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How to reduce the risk of coronavirus in your vehicle

Most of us will be staying well away from our cars over the next few weeks due to the necessary self-isolation rules issued by HM government in response to the growing COVID-19 pandemic. Staying in our homes (except for one form of exercise per day and any essential trips for food or medicine) will reduce the spread of the virus, support the continuation of our essential infrastructures, and ultimately help us to overcome the effects of the virus as soon as possible.

Nevertheless, many of our key workers will be relying on their cars to get to work in order to evade the increased risks posed by using public transport. Plus, a lot of the essential work that needs to continue will, by its very nature, be dependent on vehicle travel.

If you are required to use your vehicle while the corona virus remains a threat, we recommend following these steps each time you use your vehicle. Those returning to their vehicles once self-isolation comes to an end should also do so to minimise the likelihood that the virus will reemerge.

We must reiterate that it is important not to use your vehicle unless it is absolutely necessary to do so while self-isolation measures are in place.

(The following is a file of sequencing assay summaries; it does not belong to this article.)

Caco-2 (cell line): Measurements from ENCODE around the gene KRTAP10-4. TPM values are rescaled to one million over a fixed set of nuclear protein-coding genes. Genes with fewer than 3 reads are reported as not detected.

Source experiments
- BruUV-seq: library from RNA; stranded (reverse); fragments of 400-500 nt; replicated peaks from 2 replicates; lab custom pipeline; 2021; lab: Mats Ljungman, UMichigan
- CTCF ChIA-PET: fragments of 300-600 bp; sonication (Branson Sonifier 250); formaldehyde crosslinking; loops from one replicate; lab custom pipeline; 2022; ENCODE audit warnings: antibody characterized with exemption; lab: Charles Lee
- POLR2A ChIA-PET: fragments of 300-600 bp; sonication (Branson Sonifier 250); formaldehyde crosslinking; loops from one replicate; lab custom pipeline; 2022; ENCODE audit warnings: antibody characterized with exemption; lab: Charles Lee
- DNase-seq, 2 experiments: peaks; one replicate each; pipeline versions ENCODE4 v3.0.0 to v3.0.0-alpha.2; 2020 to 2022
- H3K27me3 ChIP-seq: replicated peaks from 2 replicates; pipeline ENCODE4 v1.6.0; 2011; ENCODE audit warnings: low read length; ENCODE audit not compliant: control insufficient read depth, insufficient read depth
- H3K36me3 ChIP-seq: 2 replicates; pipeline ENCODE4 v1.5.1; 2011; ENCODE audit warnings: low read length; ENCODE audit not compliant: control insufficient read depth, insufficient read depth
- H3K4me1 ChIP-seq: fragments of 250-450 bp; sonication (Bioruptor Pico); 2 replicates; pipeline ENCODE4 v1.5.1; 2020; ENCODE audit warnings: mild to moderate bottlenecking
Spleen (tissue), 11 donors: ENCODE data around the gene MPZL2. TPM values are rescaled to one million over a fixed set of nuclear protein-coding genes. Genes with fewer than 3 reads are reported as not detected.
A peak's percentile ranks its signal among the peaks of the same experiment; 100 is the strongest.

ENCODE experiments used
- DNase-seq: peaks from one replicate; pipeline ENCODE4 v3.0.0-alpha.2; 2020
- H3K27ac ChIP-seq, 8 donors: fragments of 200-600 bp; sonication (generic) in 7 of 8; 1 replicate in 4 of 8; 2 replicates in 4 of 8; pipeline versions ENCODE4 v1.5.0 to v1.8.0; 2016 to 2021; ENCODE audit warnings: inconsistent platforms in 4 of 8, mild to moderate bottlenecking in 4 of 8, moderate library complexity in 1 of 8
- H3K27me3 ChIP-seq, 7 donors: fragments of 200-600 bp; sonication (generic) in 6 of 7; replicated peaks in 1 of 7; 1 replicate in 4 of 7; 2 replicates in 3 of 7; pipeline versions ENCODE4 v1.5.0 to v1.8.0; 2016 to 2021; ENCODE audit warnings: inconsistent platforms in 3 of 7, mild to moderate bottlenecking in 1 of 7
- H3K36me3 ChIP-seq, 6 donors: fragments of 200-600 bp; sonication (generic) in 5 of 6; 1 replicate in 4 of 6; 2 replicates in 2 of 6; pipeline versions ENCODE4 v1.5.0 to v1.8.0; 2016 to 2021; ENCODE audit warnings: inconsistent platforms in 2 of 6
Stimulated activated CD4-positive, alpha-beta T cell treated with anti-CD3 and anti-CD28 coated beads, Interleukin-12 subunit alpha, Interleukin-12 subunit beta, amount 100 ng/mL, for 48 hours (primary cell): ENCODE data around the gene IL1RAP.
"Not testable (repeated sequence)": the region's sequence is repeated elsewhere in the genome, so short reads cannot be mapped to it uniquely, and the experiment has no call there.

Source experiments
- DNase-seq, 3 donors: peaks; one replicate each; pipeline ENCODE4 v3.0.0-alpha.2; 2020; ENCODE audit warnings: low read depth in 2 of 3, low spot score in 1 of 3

How is coronavirus (COVID-19) spread?

According to the World Health Organisation, COVID-19 is caught from other people who have the virus, this includes carriers and not just those showing symptoms. The virus spreads when small droplets from the nose or mouth of someone with COVID-19 are inhaled or touched by anyone else. Most likely, this contamination happens when someone coughs, sneezes or exhales either directly onto someone else or on surfaces that are subsequently touched by others.

The advice to thoroughly wash our hands reduces the risk of spreading the disease by clearing away the virus even when contaminated surfaces have been touched, provided we haven’t first touched our eyes, nose or mouth. The two-metre advisory distance between persons then reduces the risk of contamination directly through exhalation.